Focusing on retention improves CX marketing
The key to getting this right in fashion goes beyond physical products and to the creation and extension of customer experience that – yes – customers are buying into already when they caress that label.
Brands that foster relationships online through outstanding CX and empathetic customer retention programs are the ones with the most loyal customers. We’re talking about giving the customers what they want, but we’re using first rate CX and retention marketing methods to take this to a level where the customer is individuated [by being offered more of what they want] and rewarded for buying it through rewards via loyalty programs.
It’s cost effective, and it’s an extension of long-standing customer service principles that take a reverential approach to customer relations.
Customer retention strategies express your brand
So, in fashion, customer retention depends on fine-tuning a strategic approach to customer loyalty that rewards people – ultimately – for spending. But retention marketing in action must also align with a perceived set of values – and indeed a tangible online customer experience. This is the key to your brand’s ongoing success as is tweaking your customer retention strategy to speak to individuals.
Each brand will have different takes and twists on the formula but doing these things will help shine a whole new light on an already great product and improve your cx marketing.
Special customer retention benefits for apparel
Customer retention in fashion is vital. When done right [by getting to the heart of what individual customers want and rewarding them with it] it dutifully preempts your brand’s greatest threats:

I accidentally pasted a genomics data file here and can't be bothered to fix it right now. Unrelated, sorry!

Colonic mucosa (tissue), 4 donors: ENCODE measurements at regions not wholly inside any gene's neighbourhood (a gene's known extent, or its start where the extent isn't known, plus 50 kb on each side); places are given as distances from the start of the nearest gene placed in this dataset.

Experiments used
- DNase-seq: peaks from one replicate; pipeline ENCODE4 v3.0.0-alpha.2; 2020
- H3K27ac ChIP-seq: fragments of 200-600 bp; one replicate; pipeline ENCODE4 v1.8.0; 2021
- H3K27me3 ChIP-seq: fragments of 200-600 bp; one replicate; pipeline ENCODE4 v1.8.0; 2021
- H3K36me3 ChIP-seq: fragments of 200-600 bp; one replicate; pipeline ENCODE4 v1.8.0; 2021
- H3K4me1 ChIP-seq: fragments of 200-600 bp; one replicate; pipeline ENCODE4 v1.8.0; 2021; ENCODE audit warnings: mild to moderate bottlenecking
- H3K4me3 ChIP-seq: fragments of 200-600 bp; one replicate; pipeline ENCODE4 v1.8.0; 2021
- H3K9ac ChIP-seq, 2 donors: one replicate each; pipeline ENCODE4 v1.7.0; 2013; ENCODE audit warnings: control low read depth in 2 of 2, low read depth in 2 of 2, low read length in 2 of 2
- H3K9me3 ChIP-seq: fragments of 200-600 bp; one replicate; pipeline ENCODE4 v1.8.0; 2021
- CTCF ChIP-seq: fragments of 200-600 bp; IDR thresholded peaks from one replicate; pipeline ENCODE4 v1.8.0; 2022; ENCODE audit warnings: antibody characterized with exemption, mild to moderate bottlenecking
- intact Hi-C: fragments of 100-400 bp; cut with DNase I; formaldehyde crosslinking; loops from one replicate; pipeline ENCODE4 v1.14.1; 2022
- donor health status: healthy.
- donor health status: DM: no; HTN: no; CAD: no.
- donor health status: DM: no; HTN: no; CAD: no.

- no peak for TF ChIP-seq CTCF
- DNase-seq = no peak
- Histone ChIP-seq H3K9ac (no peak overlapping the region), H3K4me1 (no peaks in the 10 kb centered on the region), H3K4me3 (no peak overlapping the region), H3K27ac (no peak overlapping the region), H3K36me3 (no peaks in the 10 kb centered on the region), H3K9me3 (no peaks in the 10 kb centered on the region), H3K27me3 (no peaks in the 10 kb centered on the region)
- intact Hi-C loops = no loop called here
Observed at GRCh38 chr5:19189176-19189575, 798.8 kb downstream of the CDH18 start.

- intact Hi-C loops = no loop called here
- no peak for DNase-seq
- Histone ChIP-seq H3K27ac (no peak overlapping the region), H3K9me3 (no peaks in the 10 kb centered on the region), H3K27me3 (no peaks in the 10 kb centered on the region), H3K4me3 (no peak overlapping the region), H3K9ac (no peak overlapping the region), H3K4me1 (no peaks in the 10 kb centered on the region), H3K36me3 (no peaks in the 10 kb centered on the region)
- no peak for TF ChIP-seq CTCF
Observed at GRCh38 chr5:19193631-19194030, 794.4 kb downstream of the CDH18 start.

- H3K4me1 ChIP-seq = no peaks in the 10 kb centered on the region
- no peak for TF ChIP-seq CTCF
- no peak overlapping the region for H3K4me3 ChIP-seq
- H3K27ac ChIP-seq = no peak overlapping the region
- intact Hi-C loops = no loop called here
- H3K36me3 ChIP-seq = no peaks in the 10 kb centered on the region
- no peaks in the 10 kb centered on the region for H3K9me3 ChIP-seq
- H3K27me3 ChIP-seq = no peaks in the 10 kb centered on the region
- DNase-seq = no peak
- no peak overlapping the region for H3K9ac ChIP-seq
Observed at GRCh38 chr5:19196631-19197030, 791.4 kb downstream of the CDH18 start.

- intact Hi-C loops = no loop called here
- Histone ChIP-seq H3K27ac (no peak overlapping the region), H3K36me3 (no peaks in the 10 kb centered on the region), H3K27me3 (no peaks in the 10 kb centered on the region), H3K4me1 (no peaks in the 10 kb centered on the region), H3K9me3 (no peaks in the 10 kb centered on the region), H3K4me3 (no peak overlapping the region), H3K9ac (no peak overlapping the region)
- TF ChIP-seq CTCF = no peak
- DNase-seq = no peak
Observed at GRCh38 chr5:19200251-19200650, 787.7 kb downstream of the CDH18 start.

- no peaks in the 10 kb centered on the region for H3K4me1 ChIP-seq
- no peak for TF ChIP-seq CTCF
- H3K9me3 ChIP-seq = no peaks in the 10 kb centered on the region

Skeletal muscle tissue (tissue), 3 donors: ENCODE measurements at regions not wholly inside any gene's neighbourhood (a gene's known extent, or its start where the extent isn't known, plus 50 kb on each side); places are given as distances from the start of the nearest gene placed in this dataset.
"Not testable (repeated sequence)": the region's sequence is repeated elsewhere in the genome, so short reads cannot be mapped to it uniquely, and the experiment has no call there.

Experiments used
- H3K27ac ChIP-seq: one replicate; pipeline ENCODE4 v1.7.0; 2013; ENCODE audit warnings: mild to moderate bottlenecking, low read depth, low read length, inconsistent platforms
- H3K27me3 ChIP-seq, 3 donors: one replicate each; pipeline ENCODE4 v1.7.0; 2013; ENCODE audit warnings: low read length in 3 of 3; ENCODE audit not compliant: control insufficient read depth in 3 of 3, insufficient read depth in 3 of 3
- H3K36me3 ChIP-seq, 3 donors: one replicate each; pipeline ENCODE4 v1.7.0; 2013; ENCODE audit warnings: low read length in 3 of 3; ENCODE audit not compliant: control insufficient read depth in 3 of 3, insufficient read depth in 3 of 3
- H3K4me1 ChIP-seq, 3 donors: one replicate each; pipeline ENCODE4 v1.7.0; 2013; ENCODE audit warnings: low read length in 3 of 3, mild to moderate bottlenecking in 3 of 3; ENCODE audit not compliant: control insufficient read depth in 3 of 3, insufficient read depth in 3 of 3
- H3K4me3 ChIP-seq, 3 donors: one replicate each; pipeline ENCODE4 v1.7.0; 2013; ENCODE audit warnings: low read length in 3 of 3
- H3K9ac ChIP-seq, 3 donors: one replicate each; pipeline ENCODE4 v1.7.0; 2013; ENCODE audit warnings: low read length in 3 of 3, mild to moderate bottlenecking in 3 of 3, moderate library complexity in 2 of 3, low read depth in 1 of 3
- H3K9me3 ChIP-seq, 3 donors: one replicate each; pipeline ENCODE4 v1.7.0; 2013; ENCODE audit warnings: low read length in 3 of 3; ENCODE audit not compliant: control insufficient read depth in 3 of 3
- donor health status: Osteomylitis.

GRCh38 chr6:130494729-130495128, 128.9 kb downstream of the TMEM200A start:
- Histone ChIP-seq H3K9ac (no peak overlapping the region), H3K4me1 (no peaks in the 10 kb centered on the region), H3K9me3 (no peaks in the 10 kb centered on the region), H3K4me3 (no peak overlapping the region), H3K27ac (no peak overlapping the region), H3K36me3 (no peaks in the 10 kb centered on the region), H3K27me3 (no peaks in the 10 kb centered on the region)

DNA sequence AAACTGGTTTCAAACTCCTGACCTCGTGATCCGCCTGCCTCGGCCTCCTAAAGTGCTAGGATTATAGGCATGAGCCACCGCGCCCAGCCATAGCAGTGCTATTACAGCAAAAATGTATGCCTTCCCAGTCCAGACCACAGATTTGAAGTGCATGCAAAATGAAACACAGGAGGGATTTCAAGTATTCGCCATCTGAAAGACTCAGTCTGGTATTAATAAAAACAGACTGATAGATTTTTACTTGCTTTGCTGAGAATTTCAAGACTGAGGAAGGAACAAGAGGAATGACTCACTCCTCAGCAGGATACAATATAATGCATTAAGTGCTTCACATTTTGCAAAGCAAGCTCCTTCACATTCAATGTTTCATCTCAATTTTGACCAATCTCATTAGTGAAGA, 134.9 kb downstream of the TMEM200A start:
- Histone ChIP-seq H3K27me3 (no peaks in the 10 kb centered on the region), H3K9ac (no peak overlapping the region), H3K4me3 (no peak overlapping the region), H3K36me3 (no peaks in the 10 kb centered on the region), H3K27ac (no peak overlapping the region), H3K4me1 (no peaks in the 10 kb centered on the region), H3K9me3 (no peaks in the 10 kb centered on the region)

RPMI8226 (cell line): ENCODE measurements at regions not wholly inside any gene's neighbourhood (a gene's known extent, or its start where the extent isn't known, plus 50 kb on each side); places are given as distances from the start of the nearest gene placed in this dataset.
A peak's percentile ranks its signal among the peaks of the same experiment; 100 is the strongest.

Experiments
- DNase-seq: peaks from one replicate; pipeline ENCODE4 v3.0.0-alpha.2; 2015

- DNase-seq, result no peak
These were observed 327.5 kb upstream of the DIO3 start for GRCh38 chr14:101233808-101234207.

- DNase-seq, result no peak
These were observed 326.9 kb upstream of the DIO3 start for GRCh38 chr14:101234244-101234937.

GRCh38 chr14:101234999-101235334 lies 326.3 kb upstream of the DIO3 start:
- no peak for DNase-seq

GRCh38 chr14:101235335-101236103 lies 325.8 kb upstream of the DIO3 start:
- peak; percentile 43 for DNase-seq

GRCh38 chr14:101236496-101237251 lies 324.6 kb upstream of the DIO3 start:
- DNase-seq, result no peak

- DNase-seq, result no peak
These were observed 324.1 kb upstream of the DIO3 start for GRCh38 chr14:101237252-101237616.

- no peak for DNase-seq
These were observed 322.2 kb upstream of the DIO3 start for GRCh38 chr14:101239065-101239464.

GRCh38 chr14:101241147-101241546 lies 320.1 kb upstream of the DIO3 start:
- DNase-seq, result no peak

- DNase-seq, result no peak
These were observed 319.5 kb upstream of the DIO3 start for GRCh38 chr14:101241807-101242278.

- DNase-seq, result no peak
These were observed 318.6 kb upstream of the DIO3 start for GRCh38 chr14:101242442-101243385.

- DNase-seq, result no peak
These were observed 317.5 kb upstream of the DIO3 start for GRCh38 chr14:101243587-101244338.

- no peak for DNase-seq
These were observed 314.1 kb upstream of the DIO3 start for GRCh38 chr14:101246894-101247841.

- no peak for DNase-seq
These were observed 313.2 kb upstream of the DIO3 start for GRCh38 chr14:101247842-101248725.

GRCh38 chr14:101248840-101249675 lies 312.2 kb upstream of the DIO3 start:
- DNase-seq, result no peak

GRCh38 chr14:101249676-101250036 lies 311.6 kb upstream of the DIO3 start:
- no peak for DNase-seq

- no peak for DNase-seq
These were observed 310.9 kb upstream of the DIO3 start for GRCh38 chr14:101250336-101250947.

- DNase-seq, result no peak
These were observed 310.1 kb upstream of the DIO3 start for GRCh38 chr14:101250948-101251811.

- same sector competition
- the industry’s fickle nature
- the counterfeit boom
- fast fashion
Great customer retention speaks to your customers on their terms, in a language they like, about more of what they already want but might be tempted to get elsewhere.
Perceived wisdom is that loyalty has gone out the window in a marketplace where new product turnaround is super swift, leading to myriad customer options that are agitated by click-dependent influencers.
Customer loyalty must be earned
However, brands that cut through the noise know that loyalty never went away, but that it must be earned. Unlike the days when physical product was driven by traditional print and screen marketing [that mythologized logos and product features] millennials now also want to be spoken to in terms that meet their individual needs, and confirm their values. Without earning their attention this way, brand logos and product upgrades matter much less.
In fashion, customer acquisition is hard. Rival brands fight hard to keep the customers they’ve got, while potential customers may be tempted to buy your stuff once but then move to the next offer.
The 3 customer loyalty hacks used by big brands
Different brands are going to have different approaches to customer loyalty.